Saturday, October 6, 2012
Published in The Sunday Gleaner on September 23:
Forgotten and unrewarded
Call the names of Alexander Bustamante, Michael Manley, P.J. Patterson, or Edward Seaga, and Jamaicans immediately know to whom you are referring. Say the name ‘Donald Sangster’, and they may tell you about an airport, a bookstore – or, perhaps, a rum cream. Not many may be readily aware that Sir Donald Sangster was a prime minister of Jamaica.
Hartley Neita, former press secretary for the prime minister, decided to fill the gap of missing information about Sangster with his recently published biography, Jamaica’s Forgotten Prime Minister – Donald Sangster.
The book’s title alone is a rebuke to the nation for failing to better honour the legacy of one of its premier leaders; on Tuesday, September 18, no punches were pulled as panellists Ken Chaplin, Michelle Neita and Patrick Bryan discussed the topic ‘Preserving the Memory of Our Prime Ministers’ at the Bookophilia bookstore and café in Liguanea, Kingston.
Chaired by University of the West Indies Professor Rupert Lewis, the evening was characterised by a continuous flow of animated debate punctuated by healthy doses of laughter from the audience, which included communications specialist and media veteran Marcia Forbes; Donna Parchment Brown, CEO of Dispute Resolution Foundation; Prime Minister Sangster’s son, Bindley Sangster; author and educator, Dr Alfred Sangster; educator and theatre personality, Jean Small; former high commissioner to the United Kingdom, Ambassador Anthony Johnson; and former Security Minister Dwight Nelson.
“If we feel that the history of our country is sacrosanct, then we need to preserve it,”noted Michelle Neita, daughter of Hartley Neita and editor of the biography. She argued that with only nine post-Independence prime ministers, it was tragic that Sangster’s name and legacy were so obscure, and suggested the establishment of an organisation to record their tenures of different prime ministers – something like a mini-museum.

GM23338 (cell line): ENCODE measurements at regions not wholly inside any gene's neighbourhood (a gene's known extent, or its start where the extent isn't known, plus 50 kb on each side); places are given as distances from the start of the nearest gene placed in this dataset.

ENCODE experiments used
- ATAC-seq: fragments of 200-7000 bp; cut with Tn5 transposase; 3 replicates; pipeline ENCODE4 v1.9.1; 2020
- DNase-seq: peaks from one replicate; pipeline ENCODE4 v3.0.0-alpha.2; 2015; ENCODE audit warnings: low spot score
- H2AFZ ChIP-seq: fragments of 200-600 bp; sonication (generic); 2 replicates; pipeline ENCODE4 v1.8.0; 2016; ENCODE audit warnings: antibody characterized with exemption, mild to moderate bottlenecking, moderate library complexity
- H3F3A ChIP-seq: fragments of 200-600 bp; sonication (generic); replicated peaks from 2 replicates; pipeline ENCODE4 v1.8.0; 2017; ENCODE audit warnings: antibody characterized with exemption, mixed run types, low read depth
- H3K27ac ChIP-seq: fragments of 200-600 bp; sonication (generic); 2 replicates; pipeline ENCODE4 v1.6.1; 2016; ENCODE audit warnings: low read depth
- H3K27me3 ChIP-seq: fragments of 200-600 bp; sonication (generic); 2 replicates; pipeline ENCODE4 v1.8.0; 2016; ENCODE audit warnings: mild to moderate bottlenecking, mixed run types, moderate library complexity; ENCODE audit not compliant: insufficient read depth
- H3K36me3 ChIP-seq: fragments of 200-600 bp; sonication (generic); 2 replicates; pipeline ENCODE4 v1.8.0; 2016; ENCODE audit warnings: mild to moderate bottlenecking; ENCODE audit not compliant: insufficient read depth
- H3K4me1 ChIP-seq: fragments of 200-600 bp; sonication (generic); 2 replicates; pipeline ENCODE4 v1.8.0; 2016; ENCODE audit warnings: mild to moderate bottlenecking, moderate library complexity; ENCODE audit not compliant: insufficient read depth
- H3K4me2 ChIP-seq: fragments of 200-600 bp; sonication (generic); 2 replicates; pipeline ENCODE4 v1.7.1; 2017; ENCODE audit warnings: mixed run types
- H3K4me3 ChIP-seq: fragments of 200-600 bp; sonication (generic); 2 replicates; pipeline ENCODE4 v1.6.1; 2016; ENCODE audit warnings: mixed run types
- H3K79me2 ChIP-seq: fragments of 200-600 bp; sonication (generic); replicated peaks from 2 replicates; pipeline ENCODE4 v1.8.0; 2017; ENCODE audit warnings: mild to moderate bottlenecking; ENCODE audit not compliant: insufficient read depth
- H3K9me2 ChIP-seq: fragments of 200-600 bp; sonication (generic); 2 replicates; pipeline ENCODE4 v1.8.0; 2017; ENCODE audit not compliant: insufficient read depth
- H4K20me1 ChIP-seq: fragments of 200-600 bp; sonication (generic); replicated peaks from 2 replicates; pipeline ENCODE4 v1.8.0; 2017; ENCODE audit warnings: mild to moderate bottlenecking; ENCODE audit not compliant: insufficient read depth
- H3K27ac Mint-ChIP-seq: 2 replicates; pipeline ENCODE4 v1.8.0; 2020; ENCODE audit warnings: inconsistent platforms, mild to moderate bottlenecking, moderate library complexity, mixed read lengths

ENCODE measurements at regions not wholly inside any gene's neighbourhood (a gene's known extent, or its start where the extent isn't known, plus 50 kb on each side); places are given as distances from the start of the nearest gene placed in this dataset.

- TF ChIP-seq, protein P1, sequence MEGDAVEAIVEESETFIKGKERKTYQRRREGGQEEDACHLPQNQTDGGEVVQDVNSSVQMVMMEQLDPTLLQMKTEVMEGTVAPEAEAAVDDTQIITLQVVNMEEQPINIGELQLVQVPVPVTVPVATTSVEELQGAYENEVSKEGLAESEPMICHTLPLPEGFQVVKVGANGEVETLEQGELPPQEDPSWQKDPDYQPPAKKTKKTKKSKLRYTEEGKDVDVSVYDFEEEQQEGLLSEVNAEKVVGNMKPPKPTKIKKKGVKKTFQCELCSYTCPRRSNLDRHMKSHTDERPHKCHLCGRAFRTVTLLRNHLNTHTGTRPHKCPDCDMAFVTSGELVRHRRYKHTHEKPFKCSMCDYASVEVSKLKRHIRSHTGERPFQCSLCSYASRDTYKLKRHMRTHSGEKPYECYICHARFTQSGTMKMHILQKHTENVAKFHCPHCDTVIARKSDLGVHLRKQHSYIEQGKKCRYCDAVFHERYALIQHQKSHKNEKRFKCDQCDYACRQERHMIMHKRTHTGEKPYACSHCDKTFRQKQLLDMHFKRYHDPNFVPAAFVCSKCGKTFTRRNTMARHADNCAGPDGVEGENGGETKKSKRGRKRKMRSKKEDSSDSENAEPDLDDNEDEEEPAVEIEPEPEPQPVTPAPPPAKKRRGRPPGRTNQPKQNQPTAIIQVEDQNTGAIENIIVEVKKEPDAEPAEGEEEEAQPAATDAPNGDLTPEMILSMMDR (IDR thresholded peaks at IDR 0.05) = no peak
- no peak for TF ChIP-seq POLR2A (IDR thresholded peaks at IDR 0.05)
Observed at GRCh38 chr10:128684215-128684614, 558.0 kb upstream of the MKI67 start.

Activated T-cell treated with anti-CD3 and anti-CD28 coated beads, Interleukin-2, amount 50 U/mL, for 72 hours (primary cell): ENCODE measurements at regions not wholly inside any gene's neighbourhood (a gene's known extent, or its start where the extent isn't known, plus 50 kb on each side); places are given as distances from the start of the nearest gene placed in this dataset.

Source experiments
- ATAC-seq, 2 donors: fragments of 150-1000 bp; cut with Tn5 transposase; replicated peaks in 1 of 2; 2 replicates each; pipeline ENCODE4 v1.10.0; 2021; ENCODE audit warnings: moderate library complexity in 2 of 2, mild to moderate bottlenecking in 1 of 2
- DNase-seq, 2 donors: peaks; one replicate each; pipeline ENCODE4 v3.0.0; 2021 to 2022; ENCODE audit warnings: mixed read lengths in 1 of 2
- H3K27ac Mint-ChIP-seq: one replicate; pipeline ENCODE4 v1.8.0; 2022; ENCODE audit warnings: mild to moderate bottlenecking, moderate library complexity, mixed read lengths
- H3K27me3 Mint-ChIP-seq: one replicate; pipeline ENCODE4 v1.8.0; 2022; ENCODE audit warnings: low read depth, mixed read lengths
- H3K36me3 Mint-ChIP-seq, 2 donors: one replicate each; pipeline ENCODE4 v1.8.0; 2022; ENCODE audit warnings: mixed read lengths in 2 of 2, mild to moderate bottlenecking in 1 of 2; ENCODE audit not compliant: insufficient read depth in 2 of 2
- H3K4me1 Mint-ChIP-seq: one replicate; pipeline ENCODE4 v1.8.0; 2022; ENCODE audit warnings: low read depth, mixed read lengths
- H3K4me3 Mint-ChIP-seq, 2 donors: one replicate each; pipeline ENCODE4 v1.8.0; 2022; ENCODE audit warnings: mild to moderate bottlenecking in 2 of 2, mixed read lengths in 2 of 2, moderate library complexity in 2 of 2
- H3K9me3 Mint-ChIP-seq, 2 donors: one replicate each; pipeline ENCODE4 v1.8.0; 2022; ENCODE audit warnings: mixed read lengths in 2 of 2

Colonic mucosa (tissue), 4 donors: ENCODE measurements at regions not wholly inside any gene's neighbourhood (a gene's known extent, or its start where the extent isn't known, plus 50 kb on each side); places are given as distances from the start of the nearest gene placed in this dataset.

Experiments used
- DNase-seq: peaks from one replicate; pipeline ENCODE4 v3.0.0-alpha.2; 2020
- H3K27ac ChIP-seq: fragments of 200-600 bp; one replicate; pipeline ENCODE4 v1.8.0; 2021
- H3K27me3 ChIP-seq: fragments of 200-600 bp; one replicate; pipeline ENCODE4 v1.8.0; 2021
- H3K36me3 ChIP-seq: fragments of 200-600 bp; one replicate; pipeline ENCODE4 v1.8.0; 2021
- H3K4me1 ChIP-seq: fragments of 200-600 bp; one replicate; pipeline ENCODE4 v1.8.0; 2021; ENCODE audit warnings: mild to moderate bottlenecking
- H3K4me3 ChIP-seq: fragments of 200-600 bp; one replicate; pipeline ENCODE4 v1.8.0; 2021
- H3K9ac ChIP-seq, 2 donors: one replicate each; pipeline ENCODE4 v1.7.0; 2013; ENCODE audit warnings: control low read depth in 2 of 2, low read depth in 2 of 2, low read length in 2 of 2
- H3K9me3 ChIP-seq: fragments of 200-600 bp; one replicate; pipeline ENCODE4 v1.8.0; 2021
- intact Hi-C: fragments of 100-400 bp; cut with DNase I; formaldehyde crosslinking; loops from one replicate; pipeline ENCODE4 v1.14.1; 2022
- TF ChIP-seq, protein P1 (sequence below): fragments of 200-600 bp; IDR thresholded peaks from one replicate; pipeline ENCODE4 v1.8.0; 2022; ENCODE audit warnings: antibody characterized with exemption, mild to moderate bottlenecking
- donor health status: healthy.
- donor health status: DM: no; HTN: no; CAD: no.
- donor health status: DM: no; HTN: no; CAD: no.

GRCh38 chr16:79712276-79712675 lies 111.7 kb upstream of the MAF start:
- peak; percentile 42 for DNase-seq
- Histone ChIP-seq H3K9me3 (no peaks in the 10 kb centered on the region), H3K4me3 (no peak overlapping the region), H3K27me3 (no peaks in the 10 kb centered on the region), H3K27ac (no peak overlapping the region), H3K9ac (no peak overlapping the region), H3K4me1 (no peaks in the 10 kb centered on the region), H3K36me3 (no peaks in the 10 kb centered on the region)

Ken Chaplin, former national press secretary, asked how the memories of prime ministers could be preserved when the country’s record of development had been far from impressive. Crafting a compelling vision of the dismal state of the nation’s education and economy, and referring to the link between crime and politics, Chaplin decried the non-performance of Jamaican prime ministers over the years, and asked if this below-average record was worthy of memory at all.
He ended on a positive note, however, suggesting that, in spite of all their shortcomings, prime ministers’ memories could be preserved and emphasised the need for “consistent and extensive national action”.
UWI historian Patrick Bryan, who delved into the heart of Neita’s book. “On the surface,” Bryan said, “the PM has not been forgotten, so why is he called forgotten?” He went on to explain this was because of the shortness of Sangsters’ term in office and the very limited knowledge of his personal contributions to nation-building.
The veracity of this point was later proven when Ambassador Johnson noted areas in which Donald Sangster was critical to Jamaica’s nation-building:
- making Jamaica the ‘tomato capital’ of the region. He noted that if Sangster had stayed alive, we would still have a vibrant vegetable industry in St Elizabeth;
- being an avid supporter of CARIFTA, to the point where he was given the moniker ‘Mr Commonwealth’;
- supporting the building of the Donald Sangster International Airport at a time when others would perhaps not have seen fit to do so. This facility was later named in his honour and is now the largest airport in Jamaica; and
- procuring a contract for Jamaica to export oranges to New Zealand
Summing up, Dr Alfred Sangster said the PM was “forgotten and unrewarded”. He noted that the importance of Neita’s book lay precisely in the fact that it shed light on a man who had worked hard for the benefit of his nation, and would dispel some of the myths and mystery surrounding his tenure.
“He represented perhaps one of the last prime ministers who could walk in any crowd and be comfortable,” Sangster said. “We, as a family, are proud of him.”